I have an Ordnance Survey book with bike routes in Cumbria in, and looking through it I thought that perhaps one day when I was taking the kids down to Penrith I could then go a bit further and meet up with Penny for a bike ride.
We met at Dufton, where we’d previously met to run up High Cup Nick. It’s a lovely village in the Eden Valley and has a small car park and public toilets (always useful to know…). The cycling route took us along a small road in a southerly direction at the foot of the hills, and through the Warcop MOD training area. At this point an Army helicopter was circling overhead, and we met some Army officers who asked if we’d seen anyone… there was obviously some sort of exercise going on, and being followed quite closely by the helicopter was amusing if not a little unnerving.
We crossed the A66 without mishap (not a good road for cyclists) into Warcop village and then into Great Musgrave. Rather than turning to go to Brough – which would have meant then cycling down another busy road, the A685 – we cut straight down to Kirkby Stephen, where we turned inland to Soulby. I was quite excited at this point as I saw a signpost indicating Crosby Garrett – where the Crosby Garrett Roman helmet was discovered a few years ago, an amazing Roman artefact.
Undulating roads then took us back to Appleby, with a intriguing brown sign indicating Rutter Waterfall – somewhere to discover another time… We bowled downhill into Appleby, past the Castle (worth a visit when it’s open – once owned by Lady Anne Clifford) and down the main street, a lovely old street which slopes downhill itself. A butcher’s was still (just) open and we stopped for a quick coffee before cycling uphill back to Dufton.
The great thing about this ride was that it opened up a whole host of possibilities for other rides in that area, as it’s not far from Penny and Tim’s house, so they know the area quite well. Despite wet and cold weather, I suggested we cycled on Mothering Sunday, 14th March. I drove to Penny’s house and we cycled from there to the outskirts of Appleby, retracing some of our route from the weekend before, stopping at Coulby for a quick photo of the Andy Goldsworthy sculpture.
After Appleby we turned towards Great Asby with a quick diversion to Rutter Force, a gorgeous spot on a beck which joins the Eden, with an old mill and a house which was pretty but which I’m sure must flood. It was well worth the brief diversion and the hill back to our route.
Great Asby was a village with a stream through the middle, which seemed to be a theme for the day. We headed up hill and then up an even longer hill over Asby Winderwath Common, where the landscape was limestone rather than the sandstone common to the more north-eastern parts of Cumbria. The views from the cattle grid at Hollin Stump were well worth the climb, and it looked as if there could be ample opportunity for some good running routes. This was followed by a fantastic downhill before some more uphill in the direction of Orton.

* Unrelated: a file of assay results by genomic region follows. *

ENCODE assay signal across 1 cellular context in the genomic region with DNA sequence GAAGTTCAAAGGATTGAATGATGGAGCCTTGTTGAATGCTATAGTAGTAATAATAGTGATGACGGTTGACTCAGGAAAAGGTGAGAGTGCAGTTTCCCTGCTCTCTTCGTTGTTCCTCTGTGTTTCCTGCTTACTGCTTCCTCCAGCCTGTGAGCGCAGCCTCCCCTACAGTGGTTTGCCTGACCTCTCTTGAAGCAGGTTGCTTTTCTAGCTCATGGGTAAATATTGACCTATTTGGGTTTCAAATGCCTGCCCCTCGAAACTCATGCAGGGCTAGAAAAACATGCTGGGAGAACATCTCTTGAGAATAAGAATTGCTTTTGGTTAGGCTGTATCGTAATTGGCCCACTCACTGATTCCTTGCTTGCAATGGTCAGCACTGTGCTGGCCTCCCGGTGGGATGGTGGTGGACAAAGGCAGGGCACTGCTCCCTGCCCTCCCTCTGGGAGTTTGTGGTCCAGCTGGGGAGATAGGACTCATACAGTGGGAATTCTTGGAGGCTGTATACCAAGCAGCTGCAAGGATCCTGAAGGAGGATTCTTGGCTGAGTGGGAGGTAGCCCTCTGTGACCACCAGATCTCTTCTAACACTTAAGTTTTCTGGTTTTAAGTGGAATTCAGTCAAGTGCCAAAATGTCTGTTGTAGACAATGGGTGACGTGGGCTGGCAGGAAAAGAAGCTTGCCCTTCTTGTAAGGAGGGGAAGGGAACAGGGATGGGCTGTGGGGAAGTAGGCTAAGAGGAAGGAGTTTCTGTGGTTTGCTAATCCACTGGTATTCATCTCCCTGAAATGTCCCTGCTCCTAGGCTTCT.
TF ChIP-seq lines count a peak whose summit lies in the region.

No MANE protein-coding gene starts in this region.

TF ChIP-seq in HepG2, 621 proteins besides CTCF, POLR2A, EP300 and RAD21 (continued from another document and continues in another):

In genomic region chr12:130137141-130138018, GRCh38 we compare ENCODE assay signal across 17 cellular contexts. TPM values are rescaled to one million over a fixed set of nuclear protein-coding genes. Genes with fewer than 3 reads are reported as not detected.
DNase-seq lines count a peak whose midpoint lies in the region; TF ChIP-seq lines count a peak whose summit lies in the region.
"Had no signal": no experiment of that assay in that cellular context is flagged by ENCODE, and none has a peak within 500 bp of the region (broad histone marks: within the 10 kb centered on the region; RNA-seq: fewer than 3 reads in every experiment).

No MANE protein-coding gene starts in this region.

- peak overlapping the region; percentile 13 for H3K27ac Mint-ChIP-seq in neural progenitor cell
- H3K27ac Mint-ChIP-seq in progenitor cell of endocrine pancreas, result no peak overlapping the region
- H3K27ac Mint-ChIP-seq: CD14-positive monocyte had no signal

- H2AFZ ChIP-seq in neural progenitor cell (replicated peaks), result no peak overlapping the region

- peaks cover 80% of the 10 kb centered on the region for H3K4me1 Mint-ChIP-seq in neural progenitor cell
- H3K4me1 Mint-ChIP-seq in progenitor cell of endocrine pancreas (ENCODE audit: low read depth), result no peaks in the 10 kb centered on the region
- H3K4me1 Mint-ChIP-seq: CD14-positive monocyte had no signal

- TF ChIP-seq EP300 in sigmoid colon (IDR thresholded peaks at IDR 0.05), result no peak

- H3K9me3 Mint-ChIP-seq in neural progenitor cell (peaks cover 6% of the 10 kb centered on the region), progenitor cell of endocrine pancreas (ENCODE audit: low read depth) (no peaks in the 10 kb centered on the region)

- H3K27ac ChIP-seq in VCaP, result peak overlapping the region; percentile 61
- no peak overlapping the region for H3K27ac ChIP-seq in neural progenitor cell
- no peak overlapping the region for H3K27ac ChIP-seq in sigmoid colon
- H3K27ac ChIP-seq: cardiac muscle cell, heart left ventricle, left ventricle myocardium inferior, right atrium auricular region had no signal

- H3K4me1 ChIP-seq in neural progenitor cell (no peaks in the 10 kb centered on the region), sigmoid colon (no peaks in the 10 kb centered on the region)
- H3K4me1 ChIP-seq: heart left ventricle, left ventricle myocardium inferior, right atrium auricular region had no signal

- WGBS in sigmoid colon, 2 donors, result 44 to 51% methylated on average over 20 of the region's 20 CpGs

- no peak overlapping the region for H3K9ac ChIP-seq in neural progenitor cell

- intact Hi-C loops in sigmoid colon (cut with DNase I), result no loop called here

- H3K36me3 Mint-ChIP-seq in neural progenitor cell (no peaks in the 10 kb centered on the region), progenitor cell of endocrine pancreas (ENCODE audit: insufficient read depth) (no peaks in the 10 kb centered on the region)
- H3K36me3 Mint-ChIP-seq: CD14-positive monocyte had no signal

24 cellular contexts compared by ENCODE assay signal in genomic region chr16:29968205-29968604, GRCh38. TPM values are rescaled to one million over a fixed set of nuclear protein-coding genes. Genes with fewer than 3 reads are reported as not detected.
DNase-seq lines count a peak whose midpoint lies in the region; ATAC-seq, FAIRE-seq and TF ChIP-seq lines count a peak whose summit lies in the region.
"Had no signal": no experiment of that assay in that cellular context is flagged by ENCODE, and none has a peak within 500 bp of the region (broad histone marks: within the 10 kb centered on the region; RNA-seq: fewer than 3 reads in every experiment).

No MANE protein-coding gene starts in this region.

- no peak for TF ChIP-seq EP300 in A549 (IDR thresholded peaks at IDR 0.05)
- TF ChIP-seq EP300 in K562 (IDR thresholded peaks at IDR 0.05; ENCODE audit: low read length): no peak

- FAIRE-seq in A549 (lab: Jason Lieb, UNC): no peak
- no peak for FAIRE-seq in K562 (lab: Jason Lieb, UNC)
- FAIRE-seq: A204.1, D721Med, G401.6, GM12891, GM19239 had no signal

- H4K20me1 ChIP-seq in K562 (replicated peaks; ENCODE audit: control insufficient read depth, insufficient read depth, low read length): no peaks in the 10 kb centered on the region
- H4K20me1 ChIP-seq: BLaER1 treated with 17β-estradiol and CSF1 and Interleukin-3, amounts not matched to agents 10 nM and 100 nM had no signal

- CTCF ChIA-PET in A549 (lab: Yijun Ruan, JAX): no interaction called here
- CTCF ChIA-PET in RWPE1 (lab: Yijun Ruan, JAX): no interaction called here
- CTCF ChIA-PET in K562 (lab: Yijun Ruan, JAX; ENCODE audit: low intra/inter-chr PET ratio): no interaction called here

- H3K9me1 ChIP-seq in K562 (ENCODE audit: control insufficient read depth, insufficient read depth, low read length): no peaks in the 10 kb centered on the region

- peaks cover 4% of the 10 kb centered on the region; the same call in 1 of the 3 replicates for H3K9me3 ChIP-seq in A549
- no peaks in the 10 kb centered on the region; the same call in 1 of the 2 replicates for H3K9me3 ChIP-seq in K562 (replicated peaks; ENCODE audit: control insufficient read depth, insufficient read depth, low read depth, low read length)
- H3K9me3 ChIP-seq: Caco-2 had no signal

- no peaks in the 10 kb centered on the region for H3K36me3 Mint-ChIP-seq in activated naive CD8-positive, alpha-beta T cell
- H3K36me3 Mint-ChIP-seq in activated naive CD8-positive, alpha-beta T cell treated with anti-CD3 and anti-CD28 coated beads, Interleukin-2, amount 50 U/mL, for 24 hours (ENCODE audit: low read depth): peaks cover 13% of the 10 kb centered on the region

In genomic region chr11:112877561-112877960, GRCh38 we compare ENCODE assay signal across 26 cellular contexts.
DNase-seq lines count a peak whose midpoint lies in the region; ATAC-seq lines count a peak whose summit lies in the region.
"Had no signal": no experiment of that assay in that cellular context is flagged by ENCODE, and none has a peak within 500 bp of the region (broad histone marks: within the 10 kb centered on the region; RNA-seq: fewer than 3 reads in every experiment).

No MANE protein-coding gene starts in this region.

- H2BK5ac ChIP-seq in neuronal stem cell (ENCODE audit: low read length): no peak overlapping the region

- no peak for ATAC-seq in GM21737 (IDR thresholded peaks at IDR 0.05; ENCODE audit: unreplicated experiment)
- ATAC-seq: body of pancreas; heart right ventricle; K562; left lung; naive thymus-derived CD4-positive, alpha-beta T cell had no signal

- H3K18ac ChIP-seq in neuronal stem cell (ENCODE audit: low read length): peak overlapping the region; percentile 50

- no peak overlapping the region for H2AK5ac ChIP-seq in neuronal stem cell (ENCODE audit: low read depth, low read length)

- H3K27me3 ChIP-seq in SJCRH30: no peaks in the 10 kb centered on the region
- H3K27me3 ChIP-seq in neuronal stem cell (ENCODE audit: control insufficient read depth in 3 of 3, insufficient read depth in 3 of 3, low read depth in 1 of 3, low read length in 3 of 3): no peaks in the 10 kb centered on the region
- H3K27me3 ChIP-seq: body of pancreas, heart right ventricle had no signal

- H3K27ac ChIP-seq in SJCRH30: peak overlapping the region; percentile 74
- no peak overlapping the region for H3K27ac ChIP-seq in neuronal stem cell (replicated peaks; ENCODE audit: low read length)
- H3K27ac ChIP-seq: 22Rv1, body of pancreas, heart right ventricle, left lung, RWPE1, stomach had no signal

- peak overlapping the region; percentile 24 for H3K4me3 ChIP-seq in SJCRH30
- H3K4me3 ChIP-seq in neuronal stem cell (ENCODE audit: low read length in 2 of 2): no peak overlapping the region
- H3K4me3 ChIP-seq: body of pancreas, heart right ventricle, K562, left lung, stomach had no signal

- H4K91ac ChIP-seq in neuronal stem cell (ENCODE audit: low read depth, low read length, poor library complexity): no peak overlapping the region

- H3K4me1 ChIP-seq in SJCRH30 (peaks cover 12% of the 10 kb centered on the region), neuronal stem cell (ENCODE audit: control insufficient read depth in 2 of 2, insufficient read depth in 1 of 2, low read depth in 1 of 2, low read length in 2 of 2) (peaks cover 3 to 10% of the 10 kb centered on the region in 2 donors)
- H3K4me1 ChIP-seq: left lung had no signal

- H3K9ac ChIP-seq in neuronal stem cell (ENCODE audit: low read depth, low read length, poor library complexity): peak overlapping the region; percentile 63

We didn’t go as far as Orton, where some lovely homemade chocolates come from – I WILL visit Kennedys in Orton sometime – but instead turned in a northerly direction back towards Crosby Ravensworth and Maulds Meaburn. This was a gorgeous bit of road, again undulating and passing lovely houses and more streams. We finally arrived in Morland, where we would have stopped at the Mill Yard Cafe, which is one of the best in Cumbria, if it hadn’t been for the fact that by then we were both freezing cold.
Some small hills on the last few miles were actually welcome as they helped me warm up a bit before the end of the ride; my toes were like blocks of ice, my hands were painful (and red, when I got them out of my gloves) and my bottom was wet. However this was a fantastic route and I look forward to doing it again one day when the weather is warmer, drier and less windy!
I drove home with the heating on full blast in the car, ran a bath and soaked in the warm water with a piece of chocolate cake.
How fun that you found a Goldsworthy. It looks especially apt next to the wall.
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Apparently there are a load of them around Cumbria – quite a few in Grizedale Forest I believe!
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